Traffics in distasteful stereotypes and features a manic staff incapable of dealing with any stress.
Portions of “Addicted to Beauty” have been “arranged and edited for dramatic effect,” but like everything else in this paean to plastic surgery, you’ll be hard-pressed to distinguish the real elements from the ersatz ones. Focusing on the awkward marriage between a La Jolla surgeon and an upscale spa, the show traffics in distasteful stereotypes and features a manic staff incapable of dealing with stress or pressure. That’s clearly supposed to make for riveting TV, but it mostly yields irritation. Think: “Nip/Schmucks.”
For a show about the societal obsession with looking young, the biggest drawback is that pretty much everybody here appears wince-inducingly plastic. If the editing’s to be believed, spa manager Dianne York-Goldman isn’t only an incompetent manager, but her face is so contorted by the scalpel it looks like she’s auditioning for “Cats.”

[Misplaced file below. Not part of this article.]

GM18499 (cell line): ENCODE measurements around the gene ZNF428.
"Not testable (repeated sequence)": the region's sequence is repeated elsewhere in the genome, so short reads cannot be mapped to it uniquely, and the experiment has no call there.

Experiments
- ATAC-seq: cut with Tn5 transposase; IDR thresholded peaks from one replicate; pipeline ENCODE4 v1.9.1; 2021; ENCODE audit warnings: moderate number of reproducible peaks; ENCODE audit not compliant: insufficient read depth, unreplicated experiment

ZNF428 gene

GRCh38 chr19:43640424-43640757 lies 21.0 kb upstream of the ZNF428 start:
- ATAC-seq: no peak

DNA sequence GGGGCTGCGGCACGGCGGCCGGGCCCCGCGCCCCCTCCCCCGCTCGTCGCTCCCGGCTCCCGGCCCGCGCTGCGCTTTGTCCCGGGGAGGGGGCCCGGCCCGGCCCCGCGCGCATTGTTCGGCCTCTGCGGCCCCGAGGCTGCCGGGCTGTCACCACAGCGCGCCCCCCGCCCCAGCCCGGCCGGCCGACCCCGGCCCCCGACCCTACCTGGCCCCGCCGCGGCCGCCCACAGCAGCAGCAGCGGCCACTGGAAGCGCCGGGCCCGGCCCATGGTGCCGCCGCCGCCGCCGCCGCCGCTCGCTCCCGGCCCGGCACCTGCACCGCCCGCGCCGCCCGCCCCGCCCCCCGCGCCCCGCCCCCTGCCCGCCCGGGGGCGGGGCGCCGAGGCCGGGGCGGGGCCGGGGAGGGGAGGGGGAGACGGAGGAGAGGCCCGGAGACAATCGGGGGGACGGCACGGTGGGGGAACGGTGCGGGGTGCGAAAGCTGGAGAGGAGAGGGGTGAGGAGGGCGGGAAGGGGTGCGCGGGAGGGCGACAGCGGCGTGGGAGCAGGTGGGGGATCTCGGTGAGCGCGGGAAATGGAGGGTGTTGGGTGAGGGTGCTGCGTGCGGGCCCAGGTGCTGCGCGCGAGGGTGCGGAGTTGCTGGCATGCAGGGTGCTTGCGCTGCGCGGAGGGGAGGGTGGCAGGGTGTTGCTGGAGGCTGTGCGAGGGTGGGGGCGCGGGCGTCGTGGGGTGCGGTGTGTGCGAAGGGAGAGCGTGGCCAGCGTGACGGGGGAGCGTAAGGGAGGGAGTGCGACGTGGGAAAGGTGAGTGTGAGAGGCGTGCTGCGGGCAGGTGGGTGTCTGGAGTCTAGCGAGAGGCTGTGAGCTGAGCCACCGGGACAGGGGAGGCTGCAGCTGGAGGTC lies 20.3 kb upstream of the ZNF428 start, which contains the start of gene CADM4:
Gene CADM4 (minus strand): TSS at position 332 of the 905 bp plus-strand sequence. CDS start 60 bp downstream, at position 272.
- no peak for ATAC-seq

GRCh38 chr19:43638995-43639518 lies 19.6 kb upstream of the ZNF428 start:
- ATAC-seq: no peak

Her staff, meanwhile, spends most of its time during the first two episodes sniping at each other, when they’re not prodding the doctor, Gilbert Lee, to give them free Botox injections. The fact that some of those pleading are in their 20s — and one cheerfully refers to Botox as a “gateway drug,” an unfortunate analogy — does not reflect well on their chosen profession.
Then again, that makes as much sense as anything else in “Addicted to Beauty,” where staff members burst into tears at the drop of a hat, and executive assistant Natasha — the one person in the “cast” who doesn’t resemble a science project, her surgically enhanced breasts notwithstanding — awkwardly drags a camera crew along on a first date.
The program thus falls into that loosely scripted nether-realm. There isn’t much genuine drama surrounding whether the spa-surgery marriage — ostensibly the show’s underlying tension — is going to work out, and the characters are more pitiable than despicable.
Women are obviously the target audience for this sort of fare, and Oxygen needn’t attract many of them to declare victory. Still, if “Beauty” succeeds, it’s a clear case of winning ugly.